Another guard with a similar skill set to Jonathan Cooper. Watford is a big, athletic and powerful guard. He’s a strong hands and strong punch already as a blocker. He’s solid in almost every aspect except for his stance. He needs to “get his butt down” as one of my former coaches once said to keep leverage off the snap. However, Watford in tandem with Jonathan Cooper makes a statement that this offensive line is going to run the football down their opponents’ throats. This is a great pick to shore up the offensive line, and Watford can be a starter in 2013.
Round 5: Stepfan Taylor, RB, Stanford
Stepfan Taylor is a very subtle runner, but he has below average speed for a running back in the NFL. It has nothing to do with his 40 time, but what’s on tape. He’s a downhill runner that can break tackles, but he’s not as powerful as you might think. His best asset is he is a very patient runner and makes good decisions with the ball. Taylor is one of the better pass protectors in this draft class too, and that means he has a good shot to make the roster if not start outright. However, his skill set might be as dynamic to make him a starter caliber player.
Round 6: Ryan Swope, WR, Texas A&M
It was shocking to see Ryan Swope drop to the sixth-round, but it was because of having four concussions in college. NFL teams are scaried of concussion prone players, because of what happened to Detroit Lions running back Jahvid Best. However, if Swope can stay concussion free he has the potential to be a superstar. It’s not draft hype either. Swope can make plays in tight coverage, has great ball skills, deceptive speed to setup defenders and is an underrated run blocker. He’s not a typical white slot receiver, and if he can overcome his concussion issues he has a chance to make a huge impact in 2013.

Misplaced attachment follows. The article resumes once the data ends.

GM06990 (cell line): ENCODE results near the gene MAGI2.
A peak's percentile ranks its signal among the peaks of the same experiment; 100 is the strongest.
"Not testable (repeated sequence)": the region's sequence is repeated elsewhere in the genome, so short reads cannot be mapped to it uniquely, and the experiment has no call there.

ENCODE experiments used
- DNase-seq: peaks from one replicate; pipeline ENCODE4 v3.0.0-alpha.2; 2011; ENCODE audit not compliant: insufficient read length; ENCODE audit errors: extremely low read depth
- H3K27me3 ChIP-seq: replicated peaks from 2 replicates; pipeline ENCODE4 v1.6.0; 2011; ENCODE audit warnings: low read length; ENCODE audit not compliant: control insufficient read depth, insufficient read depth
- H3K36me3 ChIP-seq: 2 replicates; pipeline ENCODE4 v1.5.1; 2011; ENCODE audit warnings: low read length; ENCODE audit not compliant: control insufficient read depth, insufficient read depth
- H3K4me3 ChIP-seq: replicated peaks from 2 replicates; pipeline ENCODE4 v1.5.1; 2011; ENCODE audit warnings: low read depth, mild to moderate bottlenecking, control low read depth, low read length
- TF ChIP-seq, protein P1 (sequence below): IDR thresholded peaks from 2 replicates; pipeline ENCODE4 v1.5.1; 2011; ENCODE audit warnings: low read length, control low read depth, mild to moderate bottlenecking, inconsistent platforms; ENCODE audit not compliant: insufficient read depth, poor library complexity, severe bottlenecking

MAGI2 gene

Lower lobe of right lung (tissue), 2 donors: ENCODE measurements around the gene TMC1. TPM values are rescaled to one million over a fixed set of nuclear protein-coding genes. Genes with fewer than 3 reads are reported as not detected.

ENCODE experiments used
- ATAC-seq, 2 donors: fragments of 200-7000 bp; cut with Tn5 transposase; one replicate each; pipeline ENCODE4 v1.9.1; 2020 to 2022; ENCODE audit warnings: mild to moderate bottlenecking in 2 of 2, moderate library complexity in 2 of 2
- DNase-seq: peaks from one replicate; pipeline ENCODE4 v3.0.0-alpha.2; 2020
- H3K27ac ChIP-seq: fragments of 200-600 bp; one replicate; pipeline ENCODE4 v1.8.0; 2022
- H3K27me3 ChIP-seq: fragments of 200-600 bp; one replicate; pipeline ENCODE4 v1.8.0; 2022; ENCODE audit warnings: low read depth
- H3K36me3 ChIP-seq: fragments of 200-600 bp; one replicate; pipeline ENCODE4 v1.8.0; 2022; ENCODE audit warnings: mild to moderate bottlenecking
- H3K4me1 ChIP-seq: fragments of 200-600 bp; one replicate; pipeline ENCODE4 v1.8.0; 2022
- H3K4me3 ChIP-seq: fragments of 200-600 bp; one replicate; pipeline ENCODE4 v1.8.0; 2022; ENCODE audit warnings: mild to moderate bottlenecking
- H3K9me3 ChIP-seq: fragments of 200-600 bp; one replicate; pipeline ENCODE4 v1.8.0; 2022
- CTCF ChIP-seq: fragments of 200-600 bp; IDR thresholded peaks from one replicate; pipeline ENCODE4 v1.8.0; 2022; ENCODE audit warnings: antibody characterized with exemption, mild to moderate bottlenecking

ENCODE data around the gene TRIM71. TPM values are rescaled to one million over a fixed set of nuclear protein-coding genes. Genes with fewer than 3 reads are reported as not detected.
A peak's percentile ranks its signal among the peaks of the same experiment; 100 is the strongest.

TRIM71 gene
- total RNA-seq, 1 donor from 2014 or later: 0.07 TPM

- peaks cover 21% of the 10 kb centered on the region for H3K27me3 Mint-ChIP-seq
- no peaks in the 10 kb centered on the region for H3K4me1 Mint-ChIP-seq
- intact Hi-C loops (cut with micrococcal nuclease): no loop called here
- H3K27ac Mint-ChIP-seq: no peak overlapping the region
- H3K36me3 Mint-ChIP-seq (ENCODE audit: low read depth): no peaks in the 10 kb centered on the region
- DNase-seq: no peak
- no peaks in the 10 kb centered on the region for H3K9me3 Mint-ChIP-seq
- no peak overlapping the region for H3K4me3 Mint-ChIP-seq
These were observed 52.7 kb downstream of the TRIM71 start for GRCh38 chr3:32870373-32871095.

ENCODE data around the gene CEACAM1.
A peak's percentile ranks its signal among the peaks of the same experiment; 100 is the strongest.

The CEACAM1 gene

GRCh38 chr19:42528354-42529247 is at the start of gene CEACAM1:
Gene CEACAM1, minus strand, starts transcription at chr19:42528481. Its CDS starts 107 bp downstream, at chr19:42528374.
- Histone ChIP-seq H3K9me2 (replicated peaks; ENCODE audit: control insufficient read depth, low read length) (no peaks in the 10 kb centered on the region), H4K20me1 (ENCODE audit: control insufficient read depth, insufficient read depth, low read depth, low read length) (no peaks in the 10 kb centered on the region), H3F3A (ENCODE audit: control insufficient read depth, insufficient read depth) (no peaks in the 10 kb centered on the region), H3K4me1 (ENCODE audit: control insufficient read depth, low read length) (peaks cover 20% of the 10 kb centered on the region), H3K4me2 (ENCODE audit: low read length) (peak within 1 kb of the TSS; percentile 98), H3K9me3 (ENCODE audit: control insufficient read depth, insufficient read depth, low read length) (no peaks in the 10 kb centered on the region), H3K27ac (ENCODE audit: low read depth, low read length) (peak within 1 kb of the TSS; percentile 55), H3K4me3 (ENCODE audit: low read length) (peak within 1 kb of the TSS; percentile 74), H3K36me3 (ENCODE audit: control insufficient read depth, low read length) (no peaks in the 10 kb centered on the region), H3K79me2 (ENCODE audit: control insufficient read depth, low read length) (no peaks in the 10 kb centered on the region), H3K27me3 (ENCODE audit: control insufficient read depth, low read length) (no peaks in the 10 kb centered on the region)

Round 6: Andre Ellington, RB, Clemson
Ellington is the opposite of Stepfan Taylor, because he has the physical tools to be a starting running back in the NFL. However, his execution through his technique will hold him back, but he’s a sixth-round pick. This is a great pick in the sixth-round, because Ellington is a project running back. He telegraphs his blocks to defenders and tries to make the big play instead of making the right decision in the hole. He could be one of those running backs that just got bored with how gifted he is, and wanted to try to do things harder for fun, but in the NFL you have to make the right decisions. This is still a great pickup by the Cardinals and Taylor and Ellington will make a great combination in a couple of years.
Round 7: D.C. Jefferson, TE, Rutgers
D.C. Jefferson is a project tight end, but he is a former quarterback out of high school meaning he has some hand-eye coordination. That excellent hand-eye coordination shows when he catches the football with his hands rather than his body. He needs time to develop his route-running and blocking. However, Jefferson’s skills as a pass catcher can translate into a starting tight end at the next level. He’s a project, but a project that is worth the effort.
Overall Draft Grade: A that can be A+ if Mathieu matures
The Arizona Cardinals made the right decisions throughout the draft and filled all of their needs. I see five starters on the team out of this draft class in Cooper, Minter, Mathieu, Okafor and Watford. In addition to the other picks in Ellington, Jefferson and Swope that can become starters in the future. Swope can be a starter on any other team, but he’s not beating out Larry Fitzgerald and Andre Roberts in year one. Overall this draft class is rock solid with a lot of good football players with the only real question mark in Mathieu. It’s the first step in reloading a football team that might surprise the NFC West in 2013.
James Cobern is a NFC West Division Leader for TPF and can be contacted at JCobern@ThePenaltyFlagBlog.com or follow him on Twitter @Jmcobern1